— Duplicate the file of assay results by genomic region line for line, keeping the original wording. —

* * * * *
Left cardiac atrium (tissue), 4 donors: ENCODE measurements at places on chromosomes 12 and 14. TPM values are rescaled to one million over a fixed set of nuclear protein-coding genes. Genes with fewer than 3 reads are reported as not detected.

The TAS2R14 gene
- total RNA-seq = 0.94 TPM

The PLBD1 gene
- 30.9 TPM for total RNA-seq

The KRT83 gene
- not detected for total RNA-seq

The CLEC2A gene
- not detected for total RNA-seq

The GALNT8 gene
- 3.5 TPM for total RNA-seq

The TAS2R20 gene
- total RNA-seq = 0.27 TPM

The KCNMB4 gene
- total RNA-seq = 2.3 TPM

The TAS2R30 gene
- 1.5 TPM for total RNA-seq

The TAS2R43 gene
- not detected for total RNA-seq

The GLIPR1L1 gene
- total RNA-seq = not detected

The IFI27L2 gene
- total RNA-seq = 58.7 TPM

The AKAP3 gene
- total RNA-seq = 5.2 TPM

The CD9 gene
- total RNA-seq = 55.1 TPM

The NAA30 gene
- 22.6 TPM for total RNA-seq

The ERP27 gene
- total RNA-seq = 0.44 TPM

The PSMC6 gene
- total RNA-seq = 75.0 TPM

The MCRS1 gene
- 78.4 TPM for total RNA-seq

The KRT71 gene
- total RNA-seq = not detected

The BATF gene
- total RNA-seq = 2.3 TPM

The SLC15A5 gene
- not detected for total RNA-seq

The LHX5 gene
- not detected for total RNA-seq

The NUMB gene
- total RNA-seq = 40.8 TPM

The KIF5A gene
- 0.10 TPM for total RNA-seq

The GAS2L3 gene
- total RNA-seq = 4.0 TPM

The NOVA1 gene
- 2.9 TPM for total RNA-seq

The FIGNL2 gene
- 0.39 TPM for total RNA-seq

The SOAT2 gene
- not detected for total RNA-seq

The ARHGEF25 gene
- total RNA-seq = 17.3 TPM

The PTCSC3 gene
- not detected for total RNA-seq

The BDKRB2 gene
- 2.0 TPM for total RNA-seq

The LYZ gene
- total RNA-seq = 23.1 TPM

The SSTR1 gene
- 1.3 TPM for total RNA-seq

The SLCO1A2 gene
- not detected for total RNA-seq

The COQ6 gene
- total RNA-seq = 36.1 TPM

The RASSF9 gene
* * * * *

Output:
Left cardiac atrium (tissue), 4 donors: ENCODE measurements at places on chromosomes 12 and 14. TPM values are rescaled to one million over a fixed set of nuclear protein-coding genes. Genes with fewer than 3 reads are reported as not detected.

The TAS2R14 gene
- total RNA-seq = 0.94 TPM

The PLBD1 gene
- 30.9 TPM for total RNA-seq

The KRT83 gene
- not detected for total RNA-seq

The CLEC2A gene
- not detected for total RNA-seq

The GALNT8 gene
- 3.5 TPM for total RNA-seq

The TAS2R20 gene
- total RNA-seq = 0.27 TPM

The KCNMB4 gene
- total RNA-seq = 2.3 TPM

The TAS2R30 gene
- 1.5 TPM for total RNA-seq

The TAS2R43 gene
- not detected for total RNA-seq

The GLIPR1L1 gene
- total RNA-seq = not detected

The IFI27L2 gene
- total RNA-seq = 58.7 TPM

The AKAP3 gene
- total RNA-seq = 5.2 TPM

The CD9 gene
- total RNA-seq = 55.1 TPM

The NAA30 gene
- 22.6 TPM for total RNA-seq

The ERP27 gene
- total RNA-seq = 0.44 TPM

The PSMC6 gene
- total RNA-seq = 75.0 TPM

The MCRS1 gene
- 78.4 TPM for total RNA-seq

The KRT71 gene
- total RNA-seq = not detected

The BATF gene
- total RNA-seq = 2.3 TPM

The SLC15A5 gene
- not detected for total RNA-seq

The LHX5 gene
- not detected for total RNA-seq

The NUMB gene
- total RNA-seq = 40.8 TPM

The KIF5A gene
- 0.10 TPM for total RNA-seq

The GAS2L3 gene
- total RNA-seq = 4.0 TPM

The NOVA1 gene
- 2.9 TPM for total RNA-seq

The FIGNL2 gene
- 0.39 TPM for total RNA-seq

The SOAT2 gene
- not detected for total RNA-seq

The ARHGEF25 gene
- total RNA-seq = 17.3 TPM

The PTCSC3 gene
- not detected for total RNA-seq

The BDKRB2 gene
- 2.0 TPM for total RNA-seq

The LYZ gene
- total RNA-seq = 23.1 TPM

The SSTR1 gene
- 1.3 TPM for total RNA-seq

The SLCO1A2 gene
- not detected for total RNA-seq

The COQ6 gene
- total RNA-seq = 36.1 TPM

The RASSF9 gene